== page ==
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Today's Top News
Report: CIA Supplying Syrian Opposition with Arms
The New York Times today reports that CIA operatives stationed in southern Turkey are providing key assistance and providing arms -- including rocket propelled grenades, anti-tank weapons, and automatic rifles -- to select members of Syrian opposition groups fighting against the ruling government of President Bashar al-Assad.
In addition to providing arms, according to "unnamed" current and retired government officials cited by the Times, the Obama administration is weighing additional assistance to rebels which could include providing satellite imagery and intelligence on Syrian troop locations and movements.
"The administration is also considering whether to help the opposition set up a rudimentary intelligence service," the report said, but "no decisions have been made on those measures or even more aggressive steps, like sending C.I.A. officers into Syria itself, they said."
Hawkish elements of the US foreign policy establishment have been pressing Obama to give military support to the opposition, despite widespread knowledge that elements of the opposition, including known Al Qaeda-like affiliates, have been accused of human rights abuses of their own. Critics of US military intervention in Syria, however, will find none of the revelations in the Times report comforting.
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The New York Times: CIA Said to Aid in Steering Arms to Syrian Opposition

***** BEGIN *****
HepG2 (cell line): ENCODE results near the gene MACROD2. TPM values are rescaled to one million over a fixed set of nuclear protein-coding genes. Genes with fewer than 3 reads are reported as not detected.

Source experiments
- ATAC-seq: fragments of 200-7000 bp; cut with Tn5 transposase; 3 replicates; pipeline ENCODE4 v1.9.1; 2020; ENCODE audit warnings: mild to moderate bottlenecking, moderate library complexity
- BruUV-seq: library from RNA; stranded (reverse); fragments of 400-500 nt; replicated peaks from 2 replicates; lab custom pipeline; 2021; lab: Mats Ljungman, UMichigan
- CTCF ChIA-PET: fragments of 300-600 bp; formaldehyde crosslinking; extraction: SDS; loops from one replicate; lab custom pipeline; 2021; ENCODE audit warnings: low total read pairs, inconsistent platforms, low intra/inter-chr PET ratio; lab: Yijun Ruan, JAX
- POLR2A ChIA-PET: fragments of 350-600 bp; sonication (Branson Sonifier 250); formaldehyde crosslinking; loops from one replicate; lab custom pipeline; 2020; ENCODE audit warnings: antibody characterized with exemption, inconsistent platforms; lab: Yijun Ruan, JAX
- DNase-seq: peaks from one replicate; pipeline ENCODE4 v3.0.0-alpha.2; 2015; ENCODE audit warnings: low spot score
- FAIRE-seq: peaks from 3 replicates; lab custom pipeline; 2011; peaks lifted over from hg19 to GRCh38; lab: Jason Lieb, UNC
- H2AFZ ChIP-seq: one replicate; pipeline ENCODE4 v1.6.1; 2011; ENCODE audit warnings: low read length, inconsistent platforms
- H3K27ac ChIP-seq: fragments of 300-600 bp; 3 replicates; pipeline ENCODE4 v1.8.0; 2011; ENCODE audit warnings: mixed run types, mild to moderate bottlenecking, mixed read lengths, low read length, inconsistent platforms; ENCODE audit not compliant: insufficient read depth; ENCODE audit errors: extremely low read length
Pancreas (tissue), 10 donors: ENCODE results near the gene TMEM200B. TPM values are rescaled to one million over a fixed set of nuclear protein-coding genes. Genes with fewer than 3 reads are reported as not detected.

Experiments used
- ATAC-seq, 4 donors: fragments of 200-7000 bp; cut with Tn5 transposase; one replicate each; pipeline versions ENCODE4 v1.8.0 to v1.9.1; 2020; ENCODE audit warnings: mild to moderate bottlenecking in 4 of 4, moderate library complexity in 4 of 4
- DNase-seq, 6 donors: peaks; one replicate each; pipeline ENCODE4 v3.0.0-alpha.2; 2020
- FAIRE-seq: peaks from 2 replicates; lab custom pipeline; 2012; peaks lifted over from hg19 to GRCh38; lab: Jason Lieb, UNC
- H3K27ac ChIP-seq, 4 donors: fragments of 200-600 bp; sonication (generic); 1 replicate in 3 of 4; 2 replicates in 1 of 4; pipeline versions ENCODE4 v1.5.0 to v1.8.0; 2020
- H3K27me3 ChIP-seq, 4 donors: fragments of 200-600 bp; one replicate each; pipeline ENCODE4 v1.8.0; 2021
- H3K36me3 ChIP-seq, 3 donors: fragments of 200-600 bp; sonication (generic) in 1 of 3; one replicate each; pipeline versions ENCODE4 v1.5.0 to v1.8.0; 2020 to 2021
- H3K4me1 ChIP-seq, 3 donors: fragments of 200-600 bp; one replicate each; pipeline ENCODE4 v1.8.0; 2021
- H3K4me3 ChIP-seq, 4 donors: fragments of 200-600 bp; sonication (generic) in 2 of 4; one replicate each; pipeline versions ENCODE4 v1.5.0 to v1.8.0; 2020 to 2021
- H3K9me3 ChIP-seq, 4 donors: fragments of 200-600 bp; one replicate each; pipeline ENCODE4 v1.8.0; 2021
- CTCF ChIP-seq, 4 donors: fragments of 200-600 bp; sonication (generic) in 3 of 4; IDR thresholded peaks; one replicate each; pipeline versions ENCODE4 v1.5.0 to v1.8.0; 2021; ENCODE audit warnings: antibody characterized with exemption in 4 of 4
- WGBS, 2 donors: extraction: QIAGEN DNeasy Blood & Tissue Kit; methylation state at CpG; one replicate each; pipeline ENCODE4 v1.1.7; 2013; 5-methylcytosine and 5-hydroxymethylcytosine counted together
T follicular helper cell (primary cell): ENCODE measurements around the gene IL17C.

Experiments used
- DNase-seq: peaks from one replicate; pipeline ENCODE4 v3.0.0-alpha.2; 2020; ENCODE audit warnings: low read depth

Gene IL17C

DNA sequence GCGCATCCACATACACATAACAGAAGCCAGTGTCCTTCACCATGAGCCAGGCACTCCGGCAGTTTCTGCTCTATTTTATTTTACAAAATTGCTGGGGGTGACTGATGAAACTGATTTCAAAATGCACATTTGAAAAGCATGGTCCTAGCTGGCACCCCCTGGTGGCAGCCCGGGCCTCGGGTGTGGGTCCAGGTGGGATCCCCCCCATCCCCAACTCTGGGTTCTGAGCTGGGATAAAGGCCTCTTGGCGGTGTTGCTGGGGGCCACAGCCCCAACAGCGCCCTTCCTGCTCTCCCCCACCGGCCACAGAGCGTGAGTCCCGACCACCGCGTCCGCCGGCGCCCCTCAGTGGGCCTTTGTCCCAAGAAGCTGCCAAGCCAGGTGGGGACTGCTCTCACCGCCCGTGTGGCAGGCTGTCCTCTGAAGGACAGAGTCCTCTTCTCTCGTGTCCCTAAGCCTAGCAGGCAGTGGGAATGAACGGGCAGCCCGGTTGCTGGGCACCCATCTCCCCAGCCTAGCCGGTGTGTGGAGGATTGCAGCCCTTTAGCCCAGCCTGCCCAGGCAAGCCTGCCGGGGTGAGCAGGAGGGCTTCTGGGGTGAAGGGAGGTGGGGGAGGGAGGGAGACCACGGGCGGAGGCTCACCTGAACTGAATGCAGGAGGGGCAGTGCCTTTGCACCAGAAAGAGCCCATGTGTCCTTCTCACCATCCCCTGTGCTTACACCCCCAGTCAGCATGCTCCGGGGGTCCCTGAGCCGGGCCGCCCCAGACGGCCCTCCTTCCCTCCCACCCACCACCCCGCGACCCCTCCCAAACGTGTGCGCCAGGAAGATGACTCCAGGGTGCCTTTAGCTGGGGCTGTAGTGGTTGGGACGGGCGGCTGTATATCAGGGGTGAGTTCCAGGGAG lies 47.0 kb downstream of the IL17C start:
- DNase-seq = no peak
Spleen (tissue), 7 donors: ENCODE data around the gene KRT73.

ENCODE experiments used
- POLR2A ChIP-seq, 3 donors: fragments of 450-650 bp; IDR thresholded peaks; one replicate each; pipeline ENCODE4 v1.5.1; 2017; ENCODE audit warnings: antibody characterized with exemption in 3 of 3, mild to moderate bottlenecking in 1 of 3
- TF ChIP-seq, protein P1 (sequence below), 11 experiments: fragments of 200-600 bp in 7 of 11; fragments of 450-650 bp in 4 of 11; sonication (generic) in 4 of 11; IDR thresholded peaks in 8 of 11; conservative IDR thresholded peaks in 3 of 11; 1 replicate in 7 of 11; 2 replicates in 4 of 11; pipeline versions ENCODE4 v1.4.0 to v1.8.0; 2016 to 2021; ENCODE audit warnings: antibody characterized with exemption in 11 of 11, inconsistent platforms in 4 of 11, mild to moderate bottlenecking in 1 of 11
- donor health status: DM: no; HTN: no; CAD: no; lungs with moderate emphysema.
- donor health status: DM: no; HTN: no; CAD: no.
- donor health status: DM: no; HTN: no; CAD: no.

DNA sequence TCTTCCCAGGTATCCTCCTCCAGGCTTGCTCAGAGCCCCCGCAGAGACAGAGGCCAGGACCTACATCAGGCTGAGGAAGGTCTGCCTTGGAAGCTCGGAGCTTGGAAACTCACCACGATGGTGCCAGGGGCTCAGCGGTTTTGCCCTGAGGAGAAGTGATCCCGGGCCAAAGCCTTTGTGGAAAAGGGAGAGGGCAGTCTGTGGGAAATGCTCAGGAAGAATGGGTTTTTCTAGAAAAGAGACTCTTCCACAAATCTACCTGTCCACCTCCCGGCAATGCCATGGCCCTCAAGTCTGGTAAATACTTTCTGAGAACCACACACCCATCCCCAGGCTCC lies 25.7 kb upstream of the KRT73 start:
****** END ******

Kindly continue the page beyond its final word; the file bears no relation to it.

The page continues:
A small number of C.I.A. officers are operating secretly in southern Turkey, helping allies decide which Syrian opposition fighters across the border will receive arms to fight the Syrian government, according to American officials and Arab intelligence officers.
The weapons, including automatic rifles, rocket-propelled grenades, ammunition and some antitank weapons, are being funneled mostly across the Turkish border by way of a shadowy network of intermediaries including Syria’s Muslim Brotherhood and paid for by Turkey, Saudi Arabia and Qatar, the officials said.
The C.I.A. officers have been in southern Turkey for several weeks, in part to help keep weapons out of the hands of fighters allied with Al Qaeda or other terrorist groups, one senior American official said. The Obama administration has said it is not providing arms to the rebels, but it has also acknowledged that Syria’s neighbors would do so.
The clandestine intelligence-gathering effort is the most detailed known instance of the limited American support for the military campaign against the Syrian government. It is also part of Washington’s attempt to increase the pressure on President Bashar al-Assad of Syria, who has recently escalated his government’s deadly crackdown on civilians and the militias battling his rule. With Russia blocking more aggressive steps against the Assad government, the United States and its allies have instead turned to diplomacy and aiding allied efforts to arm the rebels to force Mr. Assad from power.
By helping to vet rebel groups, American intelligence operatives in Turkey hope to learn more about a growing, changing opposition network inside of Syria and to establish new ties. “C.I.A. officers are there and they are trying to make new sources and recruit people,” said one Arab intelligence official who is briefed regularly by American counterparts.
American officials and retired C.I.A. officials said the administration was also weighing additional assistance to rebels, like providing satellite imagery and other detailed intelligence on Syrian troop locations and movements. The administration is also considering whether to help the opposition set up a rudimentary intelligence service. But no decisions have been made on those measures or even more aggressive steps, like sending C.I.A. officers into Syria itself, they said.
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